The City will be working in tandem with the Volunteer Airdrie Society concerning coordinating current Airdrie transit programs and the Drive Happiness - Seniors Assisted Transportation program to find direct or indirect help for the organization.

The decision came on Monday as David Maffitt, Chair of the Board of Directors of the organization came to council to ask that it consider providing financial assistance for its programming to the tune of approximately $73,000.

Maffit is preparing to step down from his role at the organization in several months. He outlined the goals and continued challenges the organization faces. He explained that over the past four years, a gap has been observed regarding transportation to medical appointments that are available only within the City of Calgary. 

He said that the organization is moving to a social enterprise business model as an organization.

"We're [offering] a new business relationship with the City of Airdrie to provide a transportation solution, possibly as a bridge alternative, until a more permanent solution can be found."

A presentation by Volunteer Airdrie to city council on Monday show-cased the high demand for its services. (Graphic credit to City of Airdrie / Volunteer Airdrie Society)A presentation by Volunteer Airdrie to city council on Monday showcased the high demand for its services. (Graphic credit to City of Airdrie / Volunteer Airdrie Society)

One of the organization's most utilized programs, the Drive Happiness Seniors Association program is now experiencing pressure due to high demand. Since the beginning of its partnership with the  Drive Happiness program, Volunteer Airdrie has completed over 2,484 appointments, equalling approximately 175,000 km of distance travelled by the drivers.

"I have been once around the Earth since July [in terms of kilometres]. I bought a new Jeep in July, and I've put 43,000 kilometres on it because I drive about two or three times a day to Calgary. We currently have 220 clients as registered riders and we have 20 registered volunteer drivers."

Due to the extremely high demand, Maffit said that there is the risk of driver burnout, and neither provincial nor federal funding has been approved.

Maffitt said that currently, the Canada Revenue Agency allows mileage rates at 70 cents per kilometre for the first 5,000 kilometres and 64 cents thereafter.

"I've calculated that the current fuel reimbursement that we're getting from Drive Happiness equates to about 24 cents per kilometre," Maffitt said. "We're not asking the City of Airdrie for that reimbursement. What we are asking for, is an ability to compensate our drivers for the wear and tear on their vehicles... which equates to about 40 to 46 cents per kilometre."

Between 2022 and 2023, the program has grown 60 per cent, with Maffitt estimating that approximately 11,000 kilometres is covered, which equates to an estimated $4,000 to $5,000 per month in vehicle mileage value.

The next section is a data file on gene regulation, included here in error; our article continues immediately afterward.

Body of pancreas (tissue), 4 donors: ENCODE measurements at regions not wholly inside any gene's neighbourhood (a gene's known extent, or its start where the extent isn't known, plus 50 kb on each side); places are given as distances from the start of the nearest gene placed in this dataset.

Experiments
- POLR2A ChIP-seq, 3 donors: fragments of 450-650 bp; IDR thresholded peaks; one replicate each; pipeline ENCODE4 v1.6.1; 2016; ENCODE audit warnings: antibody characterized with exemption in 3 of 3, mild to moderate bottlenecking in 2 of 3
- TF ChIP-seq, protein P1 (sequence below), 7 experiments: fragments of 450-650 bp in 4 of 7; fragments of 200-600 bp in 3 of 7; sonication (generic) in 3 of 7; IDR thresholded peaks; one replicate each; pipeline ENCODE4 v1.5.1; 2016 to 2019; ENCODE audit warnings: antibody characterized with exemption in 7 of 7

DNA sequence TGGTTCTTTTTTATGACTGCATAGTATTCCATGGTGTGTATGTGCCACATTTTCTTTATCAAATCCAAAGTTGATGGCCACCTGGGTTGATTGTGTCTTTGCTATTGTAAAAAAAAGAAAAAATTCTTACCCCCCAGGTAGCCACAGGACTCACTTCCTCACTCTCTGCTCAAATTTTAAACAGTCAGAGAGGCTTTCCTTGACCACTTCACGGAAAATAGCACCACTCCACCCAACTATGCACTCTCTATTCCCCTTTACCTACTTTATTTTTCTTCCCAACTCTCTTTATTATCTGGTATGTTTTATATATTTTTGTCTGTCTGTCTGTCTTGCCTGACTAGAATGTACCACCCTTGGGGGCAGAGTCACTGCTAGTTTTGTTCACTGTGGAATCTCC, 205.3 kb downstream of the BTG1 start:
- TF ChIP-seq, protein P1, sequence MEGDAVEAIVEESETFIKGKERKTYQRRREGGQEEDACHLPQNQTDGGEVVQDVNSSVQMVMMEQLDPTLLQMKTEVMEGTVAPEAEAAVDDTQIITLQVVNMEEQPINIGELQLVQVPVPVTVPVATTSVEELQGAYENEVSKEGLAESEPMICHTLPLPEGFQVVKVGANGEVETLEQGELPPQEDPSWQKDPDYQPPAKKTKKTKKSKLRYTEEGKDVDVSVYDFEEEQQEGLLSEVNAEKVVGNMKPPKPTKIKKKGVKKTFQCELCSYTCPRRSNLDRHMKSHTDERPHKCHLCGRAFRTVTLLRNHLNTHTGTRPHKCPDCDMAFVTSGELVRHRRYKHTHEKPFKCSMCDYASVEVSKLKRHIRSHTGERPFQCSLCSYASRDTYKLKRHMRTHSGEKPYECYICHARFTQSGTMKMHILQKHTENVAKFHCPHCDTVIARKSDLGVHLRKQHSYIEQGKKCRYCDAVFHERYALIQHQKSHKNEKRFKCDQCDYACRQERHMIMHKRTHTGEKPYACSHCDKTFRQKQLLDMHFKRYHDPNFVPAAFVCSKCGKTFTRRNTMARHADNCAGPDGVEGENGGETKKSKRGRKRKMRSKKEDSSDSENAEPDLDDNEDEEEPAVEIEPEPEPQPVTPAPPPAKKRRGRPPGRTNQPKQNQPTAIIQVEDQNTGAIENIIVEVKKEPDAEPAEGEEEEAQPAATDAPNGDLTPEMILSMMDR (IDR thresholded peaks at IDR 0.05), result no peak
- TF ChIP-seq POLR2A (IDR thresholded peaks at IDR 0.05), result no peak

"We could budget for our current level of activity and cap our services, which would require a $40,000 per year investment. If we build in 60 per cent, year-over-year growth, we're looking at an investment of between $63,000 and $73,000"

Volunteer Airdrie presented a proposal to council to help funding for one of their most highly utilized programs. (Graphic credit to City of Airdrie/ Volunteer Airdrie)Volunteer Airdrie presented a proposal to council to help with funding for one of their most highly utilized programs. (Graphic credit to City of Airdrie/ Volunteer Airdrie)

Maffitt said that such funding would attract more drivers, with his goal to have 35 drivers on the roster. 

"We think that the well-being of the seniors and the disabled in Airdrie will be dramatically improved if we can continue providing this service."

It was also underlined that a partnership with the city's transit system would ultimately save money.

"Volunteer Airdrie has gone to Airdrie Transit; we've talked Community Links, we've talked to many different organizations. The need is here and I know that with the taxi program, which was costing over $250,000 a year, we would be able to help the city save a lot of money by only asking for $73,000," added Daria Skibington-Roffel.

Skibington-Roffel was introduced by Maffit during Monday's city council meeting, as his successor. She will join the Volunteer Airdrie Society's Board of Directors shortly.  

"[This] would help The City of Airdrie and the transit system cover all those people who are currently unable to utilize the systems that are currently in place. Access Airdrie for instance, if someone takes Access Airdrie to Calgary, the service starts at 8 a.m; many times hemodialysis appointments start at 6 a.m. which is not offered by anyone other than the taxi services."

While councillors agreed that Volunteer Airdrie is filling the gap for low-income seniors to be able to utilize transport for medical procedures in Calgary, they also said that more information was needed.

"I am curious what areas, we as an organization, can potentially support you folks. I'm looking to our CAO [Chief Administrative Officer], because I'd like to understand better where we can potentially find some funding or is [this] going to set a precedent that we need to discuss," Councillor Heather Spearman said.

Councillor Al Jones enquired whether the organization has any corporate sponsorships that might help with funding, to which Skibington-Roffel said that she will be looking into that avenue once she becomes the Chair of the Board of Directors in June. 

Currently, there are 28 registered volunteer drivers with the Drive Happiness program, with 498 future bookings.  

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